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Challengers (Luca Guadagnino, 2024)

Tennis is an intimate duel defined by the prohibition of touch. Each point involves a dance across a 78-foot court, with players responding to each other’s every movement, forming an improvised choreography that culminates in one of two ways: an error or a winner. Challengers—Luca Guadagnino’s tennis love triangle—draws out the tensions that underlie this dramatic setup.

The film unfolds over the course of a challenger-level match between Art Donaldson (Mike Faist) and Patrick Zweig (Josh O’Connor), held in New Rochelle ahead of the 2019 U.S. Open. Thirteen years earlier, the two were junior-level doubles partners, singles opponents, and best friends who both pined for Tashi Duncan (Zendaya), a rising star on the girl’s circuit. Now, Art and Tashi are married and have a kid, and Tashi, after suffering a career-ending injury, is Art’s coach, pushing him to complete a Career Grand Slam. Patrick, broke and struggling to reach the sport’s top tier, has fallen out with both. The progression of this single match structures the plot of the film, with flashbacks revealing how the relationships among the three coalesced and dissolved over the years.

Guadagnino recently claimed in an interview that he found tennis “boring,” a result of its “undynamic” and “objective” presentation. Professional tennis matches are typically captured through an overhead camera hoisted several feet above the serving player. The whole court is in view: the server is shown from the back, while the returner on the far side of the court faces the camera. Occasionally, the camera shifts to court level and zooms in momentarily on the movements of a single player, producing a jarring proximity. The player’s body—which can appear lanky and small in the overhead view—assumes a daunting physicality. Muscles glisten, sweat drips, and the stroke of the arm propels the ball forward at over 100 miles per hour. If, for a second, you ever believed you could be a pro, the close-up quickly dispels that fiction.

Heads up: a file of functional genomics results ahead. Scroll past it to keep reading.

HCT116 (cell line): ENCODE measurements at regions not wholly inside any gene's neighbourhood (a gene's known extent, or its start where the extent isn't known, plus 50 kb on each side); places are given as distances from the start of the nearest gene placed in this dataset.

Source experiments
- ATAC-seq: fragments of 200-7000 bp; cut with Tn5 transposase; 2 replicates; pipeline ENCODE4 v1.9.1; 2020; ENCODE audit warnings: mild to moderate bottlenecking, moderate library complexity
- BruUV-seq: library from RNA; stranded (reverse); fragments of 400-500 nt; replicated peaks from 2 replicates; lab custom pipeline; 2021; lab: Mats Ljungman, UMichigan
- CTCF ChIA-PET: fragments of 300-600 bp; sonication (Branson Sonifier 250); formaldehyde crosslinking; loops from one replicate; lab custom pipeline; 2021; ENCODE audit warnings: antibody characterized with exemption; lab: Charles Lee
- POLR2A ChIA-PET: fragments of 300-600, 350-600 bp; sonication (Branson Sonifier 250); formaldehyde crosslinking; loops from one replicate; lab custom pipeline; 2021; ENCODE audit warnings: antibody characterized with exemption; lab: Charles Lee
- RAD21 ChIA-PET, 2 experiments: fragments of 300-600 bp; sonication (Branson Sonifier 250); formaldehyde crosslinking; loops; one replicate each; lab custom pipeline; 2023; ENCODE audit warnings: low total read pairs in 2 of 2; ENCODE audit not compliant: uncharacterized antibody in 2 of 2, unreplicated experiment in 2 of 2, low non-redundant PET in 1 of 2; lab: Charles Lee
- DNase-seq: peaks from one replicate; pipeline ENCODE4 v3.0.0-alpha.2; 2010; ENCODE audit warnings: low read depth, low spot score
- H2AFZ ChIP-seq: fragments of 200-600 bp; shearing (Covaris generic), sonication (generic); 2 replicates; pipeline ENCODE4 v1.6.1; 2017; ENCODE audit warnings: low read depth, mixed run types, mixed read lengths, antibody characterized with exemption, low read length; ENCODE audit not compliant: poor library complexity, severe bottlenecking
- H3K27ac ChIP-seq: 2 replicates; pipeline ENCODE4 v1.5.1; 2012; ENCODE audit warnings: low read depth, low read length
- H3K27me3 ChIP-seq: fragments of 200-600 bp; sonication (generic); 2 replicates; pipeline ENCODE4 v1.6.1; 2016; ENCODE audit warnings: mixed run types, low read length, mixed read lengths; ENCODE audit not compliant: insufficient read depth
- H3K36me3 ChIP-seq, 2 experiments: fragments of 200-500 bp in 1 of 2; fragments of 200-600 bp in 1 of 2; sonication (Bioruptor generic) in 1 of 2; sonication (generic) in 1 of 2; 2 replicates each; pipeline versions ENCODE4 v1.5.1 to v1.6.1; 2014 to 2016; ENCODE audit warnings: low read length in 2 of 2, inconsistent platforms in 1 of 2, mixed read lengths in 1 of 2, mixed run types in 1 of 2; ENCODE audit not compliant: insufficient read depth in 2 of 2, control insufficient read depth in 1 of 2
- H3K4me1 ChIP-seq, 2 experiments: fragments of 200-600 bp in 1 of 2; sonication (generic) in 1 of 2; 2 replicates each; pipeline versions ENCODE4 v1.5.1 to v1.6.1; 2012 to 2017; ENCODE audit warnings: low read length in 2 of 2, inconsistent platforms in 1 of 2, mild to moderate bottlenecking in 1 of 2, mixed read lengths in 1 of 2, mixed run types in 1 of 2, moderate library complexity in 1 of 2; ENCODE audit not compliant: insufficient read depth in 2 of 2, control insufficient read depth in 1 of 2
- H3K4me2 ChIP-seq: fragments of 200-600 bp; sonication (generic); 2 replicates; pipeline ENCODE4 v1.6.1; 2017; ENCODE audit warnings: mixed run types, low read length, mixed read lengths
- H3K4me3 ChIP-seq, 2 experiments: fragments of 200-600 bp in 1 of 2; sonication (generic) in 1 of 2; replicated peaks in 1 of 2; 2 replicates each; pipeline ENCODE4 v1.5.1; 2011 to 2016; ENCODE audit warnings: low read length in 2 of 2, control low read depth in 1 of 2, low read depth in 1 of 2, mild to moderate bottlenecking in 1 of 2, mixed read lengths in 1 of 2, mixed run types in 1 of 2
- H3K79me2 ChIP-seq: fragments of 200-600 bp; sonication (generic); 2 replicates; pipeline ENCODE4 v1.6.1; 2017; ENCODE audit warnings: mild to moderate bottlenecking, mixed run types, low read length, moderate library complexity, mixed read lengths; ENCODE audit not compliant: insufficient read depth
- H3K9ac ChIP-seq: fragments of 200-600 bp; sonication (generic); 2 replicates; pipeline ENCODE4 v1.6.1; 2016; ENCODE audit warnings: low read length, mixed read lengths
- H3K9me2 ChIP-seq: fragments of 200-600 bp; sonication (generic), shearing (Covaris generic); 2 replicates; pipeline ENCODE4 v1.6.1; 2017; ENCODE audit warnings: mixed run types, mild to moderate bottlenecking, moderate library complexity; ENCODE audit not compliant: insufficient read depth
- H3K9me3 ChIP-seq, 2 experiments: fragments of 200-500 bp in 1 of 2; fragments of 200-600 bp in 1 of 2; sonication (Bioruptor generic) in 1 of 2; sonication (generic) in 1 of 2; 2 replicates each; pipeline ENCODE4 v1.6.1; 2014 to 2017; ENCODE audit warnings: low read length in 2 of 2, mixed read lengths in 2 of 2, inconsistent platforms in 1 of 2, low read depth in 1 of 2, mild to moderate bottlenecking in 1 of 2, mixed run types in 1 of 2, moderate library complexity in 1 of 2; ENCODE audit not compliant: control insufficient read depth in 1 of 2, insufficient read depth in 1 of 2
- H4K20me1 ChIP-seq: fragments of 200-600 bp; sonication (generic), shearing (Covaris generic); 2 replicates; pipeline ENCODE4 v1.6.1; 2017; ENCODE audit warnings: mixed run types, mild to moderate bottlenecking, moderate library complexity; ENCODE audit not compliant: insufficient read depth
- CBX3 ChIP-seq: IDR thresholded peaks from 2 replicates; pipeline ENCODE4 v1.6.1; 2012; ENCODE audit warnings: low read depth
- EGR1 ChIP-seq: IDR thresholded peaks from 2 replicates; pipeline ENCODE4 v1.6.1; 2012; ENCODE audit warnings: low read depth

Challengers cinematographer Sayombhu Mukdeeprom transcends these two limiting perspectives. The camera volleys us among various vantage points: we shuttle across the court along with the ball; we fly above the match, watching Art and Patrick whack the ball from a bird’s-eye view; we move with the players themselves, breathing heavily while crossing paths during a side change. We even watch alongside Tashi, sitting at the center of the court, level with the net, in one of the worst seats in the stands: if she were looking straight ahead, she would only see the ball gliding back and forth over the net, a view devoid of human activity. Her pristine bob swishes from side to side as she turns her head to keep up with the action. But this seat also makes Tashi the center of attention, even from the sidelines. She is at an equal distance from both competitors—her current husband and her on-again, off-again lover—and can make direct eye contact with either. The choice she makes ultimately alters the course of the game.

Set to a synth-heavy soundtrack by Trent Reznor and Atticus Ross, the focal match is electric and unpredictable (even when the actual quality of the tennis is poor). Justin Kuritzkes’s script brings the emotional essence of the sport to the fore: racquet-smashing meltdowns, on-court self-sabotageheated quarrels with the umpire, desperate glances at the players’ box, and rivalries that mirror romances—these dramas are why we watch tennis. Art and Patrick are partners and adversaries, mutually dependent yet with each constantly striving to edge out the other. Tashi understands this erotic duality better than anyone. “For about 15 seconds there . . . it was like we were in love,” she says early in the film, reflecting on a match in which she demolished her opponent in a quick two sets. Her arrival in the boys’ lives disrupts their dynamic.

The building tension between the players is consistently frustrated by their physical separation—a basic rule of the sport. In the film’s extended final scene, which dwells on the match’s deciding tiebreak, Patrick and Art are sweaty, exhausted, and hungry for more. After an iconic pre-service tease, their furious baseline rally moves closer to the net. Soon, the pair trade volleys back and forth in a laughter-filled rhythm, the distance between them rapidly shrinking. At last, Patrick breaks the exchange, lobbing the ball into the air. When Art leaps to retrieve it, you imagine he’ll do what any other tennis player would do, and smash it onto Patrick’s court—or into his body. But instead, the ball almost disappears from view. Art falls over the net, landing on his ex-friend and nemesis in an embrace. No matter that touching the net is against the rules, no matter that it wasn’t even match point. The game has been settled.

Sanoja Bhaumik is a writer and the managing editor of Phenomenal World.